The thin luck in 'Game of Thrones'
The Jakarta Post
The Jakarta Post
Will there be more than temporary victory for rouges and rascals?
There should not be any doubt about the ferociousness that has been depicted in American epic fantasy series Game of Thrones, since its debut two years ago.
In the medieval kingdom of author George R.R. Martin, heroes and heroines do not earn favor for bravery or kindness.
A patriarch of one of the noble families, Eddard Stark, paid for loyalty with his life while the valiant and formidable horse lord Drogo was poisoned by his own healer.
For creating merciless twists and turns and brute power plays, Martin has earned praise for his novel, better known as A Song of Ice and Fire, and the adapted series airing on HBO.
The ninth episode of the third season, 'The Rains of Castamere', last night sank the audience deeper into their couches with the carnage of the Starks at a wedding banquet.
The graphic portrayal of the murders of Eddard's wife, Catelyn (Michelle Fairley), their first born Robb (Richard Madden) and his pregnant wife Talisa (Oona Chaplin) on television is already historic, with many critics and non-book-reader fans condemning the author.
What lingers is the more tragic deaths of the Starks, who have been seen as the purest highborn with a less ambitious reason to rule the Iron Throne: to avenge the death of Eddard. As the former Hand to the deceased King Robert Baratheon, he was executed by the king's illegitimate son and heir to the crown, Joffrey (Jack Gleeson).
Their deaths were the fruit of another treacherous act by the Lannisters, the Queen-mother's family, collaborating with the Stark's former allies Lord Walder Frey (David Bradley) and Lord Roose Bolton (Michael McElhatton).
Breaching the ancient custom of 'guest's rights''in which hosts are obliged to protect the safety of anyone, including their enemy, under their roof, Frey slaughtered his guests after holding a wedding between his daughter and Robb's uncle.
It turned out that Frey still held a grudge for the annulled betrothal of Robb and his daughter and chose to switch sides to support the Lannisters.
If there was 'a sin' for the Starks, it might be Robb's choice to marry for love instead of forging allies through marriage. In the medieval era, where women's worth was limited to the value of their wombs to produce heirs for a kingdom, true romance was a luxury that even a powerful king could not afford.
In the third season, we have seen many political betrothals to form allies among the warring kingdoms. Joffrey Baratheon will marry his uncle's widow Margaery to get support from her rich and powerful Tyrell family while his mother, the widowed and wicked Queen Cercei (Lena Headey), is promised for Margaery's brother, Loras. Joffrey's uncle, Tyrion Lannister (Peter Dinklage), has married Sansa Stark (Sophie Turner) to sustain their power over her collapsing family.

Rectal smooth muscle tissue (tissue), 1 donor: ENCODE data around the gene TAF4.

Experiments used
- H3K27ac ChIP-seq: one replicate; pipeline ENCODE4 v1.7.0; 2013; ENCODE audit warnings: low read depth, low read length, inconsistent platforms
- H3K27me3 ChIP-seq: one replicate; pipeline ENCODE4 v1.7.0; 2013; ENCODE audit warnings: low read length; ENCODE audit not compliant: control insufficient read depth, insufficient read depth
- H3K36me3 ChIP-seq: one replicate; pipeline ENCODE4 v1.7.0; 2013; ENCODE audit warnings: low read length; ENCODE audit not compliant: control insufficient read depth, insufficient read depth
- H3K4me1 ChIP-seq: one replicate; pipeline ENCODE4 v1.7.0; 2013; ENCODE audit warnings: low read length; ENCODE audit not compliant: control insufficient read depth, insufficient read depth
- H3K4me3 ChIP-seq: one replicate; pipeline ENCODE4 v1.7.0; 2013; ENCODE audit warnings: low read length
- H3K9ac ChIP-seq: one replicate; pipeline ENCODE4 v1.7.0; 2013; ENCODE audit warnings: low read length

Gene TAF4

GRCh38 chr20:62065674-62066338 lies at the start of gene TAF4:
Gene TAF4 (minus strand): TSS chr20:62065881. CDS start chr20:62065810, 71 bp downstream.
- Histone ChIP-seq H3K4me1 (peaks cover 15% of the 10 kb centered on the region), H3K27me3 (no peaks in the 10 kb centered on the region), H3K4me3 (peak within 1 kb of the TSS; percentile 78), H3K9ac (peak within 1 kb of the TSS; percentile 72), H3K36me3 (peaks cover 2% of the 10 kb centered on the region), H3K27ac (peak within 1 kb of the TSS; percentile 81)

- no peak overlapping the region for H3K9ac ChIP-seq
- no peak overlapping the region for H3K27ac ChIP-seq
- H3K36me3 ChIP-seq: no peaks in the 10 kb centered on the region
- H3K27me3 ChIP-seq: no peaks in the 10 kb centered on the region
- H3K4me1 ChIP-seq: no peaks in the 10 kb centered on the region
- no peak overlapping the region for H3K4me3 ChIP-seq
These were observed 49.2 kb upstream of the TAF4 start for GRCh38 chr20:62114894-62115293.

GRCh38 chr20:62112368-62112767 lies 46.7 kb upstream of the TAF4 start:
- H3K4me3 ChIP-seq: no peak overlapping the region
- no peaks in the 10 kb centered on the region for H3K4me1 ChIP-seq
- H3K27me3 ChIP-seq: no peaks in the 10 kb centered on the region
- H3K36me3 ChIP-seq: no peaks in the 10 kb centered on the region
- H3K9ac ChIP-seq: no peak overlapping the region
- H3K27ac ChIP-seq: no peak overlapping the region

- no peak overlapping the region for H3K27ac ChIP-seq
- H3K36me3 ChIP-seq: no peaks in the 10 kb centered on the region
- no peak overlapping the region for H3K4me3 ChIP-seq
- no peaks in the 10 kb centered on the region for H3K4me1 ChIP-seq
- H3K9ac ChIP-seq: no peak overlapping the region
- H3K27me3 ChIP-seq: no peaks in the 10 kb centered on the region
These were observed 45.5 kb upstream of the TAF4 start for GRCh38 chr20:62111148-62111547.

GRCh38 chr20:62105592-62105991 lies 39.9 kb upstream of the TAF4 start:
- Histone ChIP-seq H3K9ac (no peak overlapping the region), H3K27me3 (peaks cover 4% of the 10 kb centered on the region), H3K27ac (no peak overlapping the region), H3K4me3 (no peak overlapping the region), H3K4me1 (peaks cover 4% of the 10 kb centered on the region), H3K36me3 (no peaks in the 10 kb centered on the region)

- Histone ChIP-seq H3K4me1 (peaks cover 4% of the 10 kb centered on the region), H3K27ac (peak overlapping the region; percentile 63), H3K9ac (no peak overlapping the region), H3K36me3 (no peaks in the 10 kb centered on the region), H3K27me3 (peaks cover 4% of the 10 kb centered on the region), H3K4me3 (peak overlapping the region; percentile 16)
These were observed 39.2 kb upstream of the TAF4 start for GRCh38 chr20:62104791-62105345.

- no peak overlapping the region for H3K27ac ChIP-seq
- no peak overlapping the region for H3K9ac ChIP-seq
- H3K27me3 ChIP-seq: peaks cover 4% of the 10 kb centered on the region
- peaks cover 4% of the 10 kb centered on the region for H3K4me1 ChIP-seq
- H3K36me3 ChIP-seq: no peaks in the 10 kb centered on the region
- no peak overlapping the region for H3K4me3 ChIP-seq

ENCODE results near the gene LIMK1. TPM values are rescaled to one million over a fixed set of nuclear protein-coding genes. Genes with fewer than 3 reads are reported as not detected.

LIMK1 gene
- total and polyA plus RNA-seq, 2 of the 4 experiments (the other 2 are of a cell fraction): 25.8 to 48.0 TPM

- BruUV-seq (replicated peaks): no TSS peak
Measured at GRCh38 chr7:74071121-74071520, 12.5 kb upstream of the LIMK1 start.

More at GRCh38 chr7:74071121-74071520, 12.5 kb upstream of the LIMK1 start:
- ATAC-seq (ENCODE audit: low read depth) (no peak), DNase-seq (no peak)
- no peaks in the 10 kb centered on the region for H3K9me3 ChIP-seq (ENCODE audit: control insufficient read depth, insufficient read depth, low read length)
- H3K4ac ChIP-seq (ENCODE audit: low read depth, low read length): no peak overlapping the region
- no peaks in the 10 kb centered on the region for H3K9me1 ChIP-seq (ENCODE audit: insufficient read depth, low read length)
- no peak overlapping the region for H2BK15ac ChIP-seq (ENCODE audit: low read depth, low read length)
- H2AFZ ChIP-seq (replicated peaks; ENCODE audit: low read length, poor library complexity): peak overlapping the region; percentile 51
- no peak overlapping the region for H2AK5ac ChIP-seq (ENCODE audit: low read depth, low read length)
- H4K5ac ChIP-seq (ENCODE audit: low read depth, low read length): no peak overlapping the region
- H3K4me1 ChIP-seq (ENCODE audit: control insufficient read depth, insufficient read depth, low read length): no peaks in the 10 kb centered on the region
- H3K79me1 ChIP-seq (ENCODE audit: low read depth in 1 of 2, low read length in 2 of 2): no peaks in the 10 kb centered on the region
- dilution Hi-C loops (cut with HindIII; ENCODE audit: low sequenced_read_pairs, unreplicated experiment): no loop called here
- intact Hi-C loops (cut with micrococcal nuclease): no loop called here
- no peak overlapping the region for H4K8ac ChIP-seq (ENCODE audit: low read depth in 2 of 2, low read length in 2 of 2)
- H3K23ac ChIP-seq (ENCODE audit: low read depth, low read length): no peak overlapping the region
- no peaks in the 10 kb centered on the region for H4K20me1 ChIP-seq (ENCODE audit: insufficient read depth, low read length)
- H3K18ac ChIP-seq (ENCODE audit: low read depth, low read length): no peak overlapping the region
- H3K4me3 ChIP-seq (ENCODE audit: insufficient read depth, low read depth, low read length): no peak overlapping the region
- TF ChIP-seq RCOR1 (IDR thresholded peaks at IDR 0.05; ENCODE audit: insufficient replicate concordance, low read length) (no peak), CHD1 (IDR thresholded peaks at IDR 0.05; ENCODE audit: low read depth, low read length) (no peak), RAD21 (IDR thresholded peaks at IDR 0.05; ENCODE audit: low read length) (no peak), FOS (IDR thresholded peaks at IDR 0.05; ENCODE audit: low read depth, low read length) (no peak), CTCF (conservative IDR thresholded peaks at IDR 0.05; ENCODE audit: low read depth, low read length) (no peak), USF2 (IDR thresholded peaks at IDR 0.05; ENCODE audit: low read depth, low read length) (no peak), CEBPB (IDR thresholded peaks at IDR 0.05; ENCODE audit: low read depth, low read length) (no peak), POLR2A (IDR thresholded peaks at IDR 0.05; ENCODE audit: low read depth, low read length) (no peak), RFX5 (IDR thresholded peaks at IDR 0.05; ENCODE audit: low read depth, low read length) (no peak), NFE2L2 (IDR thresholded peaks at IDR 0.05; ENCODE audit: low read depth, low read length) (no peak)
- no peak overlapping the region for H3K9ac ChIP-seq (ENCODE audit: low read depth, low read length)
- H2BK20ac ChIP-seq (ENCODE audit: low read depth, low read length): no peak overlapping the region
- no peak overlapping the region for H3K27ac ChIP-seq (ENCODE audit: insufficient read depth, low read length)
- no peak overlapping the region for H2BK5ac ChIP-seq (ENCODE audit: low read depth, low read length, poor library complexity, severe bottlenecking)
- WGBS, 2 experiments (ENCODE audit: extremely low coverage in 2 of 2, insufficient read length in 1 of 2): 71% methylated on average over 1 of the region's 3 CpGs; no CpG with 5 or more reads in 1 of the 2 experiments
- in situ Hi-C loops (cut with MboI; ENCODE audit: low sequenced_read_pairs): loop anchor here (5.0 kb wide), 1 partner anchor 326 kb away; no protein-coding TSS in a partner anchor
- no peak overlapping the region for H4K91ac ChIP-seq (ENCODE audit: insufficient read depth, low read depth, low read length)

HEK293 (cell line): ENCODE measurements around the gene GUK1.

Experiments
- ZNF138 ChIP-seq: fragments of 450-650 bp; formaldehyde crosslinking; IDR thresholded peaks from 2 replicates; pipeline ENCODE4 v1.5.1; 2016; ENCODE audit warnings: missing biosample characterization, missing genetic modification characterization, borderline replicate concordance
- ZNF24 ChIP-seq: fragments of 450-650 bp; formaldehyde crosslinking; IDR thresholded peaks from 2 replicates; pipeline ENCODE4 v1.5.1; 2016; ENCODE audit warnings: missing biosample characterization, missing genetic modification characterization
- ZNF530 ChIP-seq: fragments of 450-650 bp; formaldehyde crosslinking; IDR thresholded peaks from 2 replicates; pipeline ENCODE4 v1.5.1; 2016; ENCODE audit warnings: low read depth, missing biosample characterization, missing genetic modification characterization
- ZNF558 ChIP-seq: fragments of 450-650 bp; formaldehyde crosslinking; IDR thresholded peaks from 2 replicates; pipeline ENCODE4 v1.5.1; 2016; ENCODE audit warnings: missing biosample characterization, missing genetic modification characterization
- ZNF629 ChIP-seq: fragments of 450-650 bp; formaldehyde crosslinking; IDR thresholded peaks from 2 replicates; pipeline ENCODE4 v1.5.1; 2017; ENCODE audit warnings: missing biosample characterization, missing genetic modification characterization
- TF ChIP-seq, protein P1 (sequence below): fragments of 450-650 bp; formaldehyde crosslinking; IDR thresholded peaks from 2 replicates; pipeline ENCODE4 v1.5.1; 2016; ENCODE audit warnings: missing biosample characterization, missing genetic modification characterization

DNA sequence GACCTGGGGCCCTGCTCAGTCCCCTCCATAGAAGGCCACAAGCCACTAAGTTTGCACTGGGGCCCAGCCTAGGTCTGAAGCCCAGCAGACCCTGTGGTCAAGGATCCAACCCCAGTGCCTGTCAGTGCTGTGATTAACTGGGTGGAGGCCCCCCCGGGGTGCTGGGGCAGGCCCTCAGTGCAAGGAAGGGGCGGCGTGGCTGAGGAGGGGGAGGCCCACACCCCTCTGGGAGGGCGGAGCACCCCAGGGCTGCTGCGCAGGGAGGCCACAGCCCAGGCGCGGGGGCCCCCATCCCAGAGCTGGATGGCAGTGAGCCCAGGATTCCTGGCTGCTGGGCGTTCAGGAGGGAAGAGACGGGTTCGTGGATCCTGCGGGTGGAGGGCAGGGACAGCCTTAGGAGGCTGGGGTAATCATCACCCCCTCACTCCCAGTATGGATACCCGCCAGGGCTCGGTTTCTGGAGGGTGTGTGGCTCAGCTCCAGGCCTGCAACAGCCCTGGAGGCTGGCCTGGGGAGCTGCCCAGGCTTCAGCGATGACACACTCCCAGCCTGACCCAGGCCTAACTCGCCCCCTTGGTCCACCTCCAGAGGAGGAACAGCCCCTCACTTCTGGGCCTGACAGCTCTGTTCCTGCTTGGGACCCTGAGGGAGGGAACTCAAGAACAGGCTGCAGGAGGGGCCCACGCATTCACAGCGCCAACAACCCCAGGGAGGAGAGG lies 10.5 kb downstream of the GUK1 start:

With such a dense plot that can match a soap opera, the series will keep our attention in one way or another. Staying faithful to the medieval backdrop, the Thrones is the next sought after saga after J.R.R. Tolkien's Lord of the Rings.
What keeps them apart is the realist view of characters and their fates in the Thrones. In Tolkien's world, good and strong-willed hobbits can beat Dark Lord Sauron, something that even the noble dwarf Tyrion cannot dream of. Living under the influence of his wicked father Tywin (Charles Dance) as well as his sister Cercei and sadist nephew Joffrey, he can only fail with one cruel act after another.
There are no elves or white wizards, as Martin keeps his story on the ground.
'You're very kind, someday it will get you killed,' said Sandor Clegane (Rory McCann) to young Arya Stark (Maisie Williams), who arrives at Frey's land only to witness her mother's and brother's deaths.
Yet, to keep humanity in the Thrones is also to keep hope alive. This is what the last episode of the season, 'Mhysa', offers on June 29. A breathing space after the devastation at the wedding, the closure will see that the remaining Starks are getting stronger while there is a cold celebration in the Lannister camp.
Drogo's widow and the Mother of the Dragons, Daenerys Targaryen (Emilia Clarke) is learning that true power can be achieved without noble birth.
' Photos courtesy of HBO Asia
- Grassroots war on rabies
- Good nutrition entails safe drinking water
- Award-winning comedy series ‘Silicon Valley’ returns for season 3
- Rationality, deficit in democracy
- Jokowi meets with German President, discusses death penalty
- Repair harm done to Jakarta Bay, fishermen demand
- Indonesia to learn vocational education from Germany: Minister
- 1965 victims: We don’t want communism, just reconciliation
- Cold rice balls, no flush toilets at quake-hit Japan shelter
- NU calls on govt. to reveal truth behind 1965 tragedy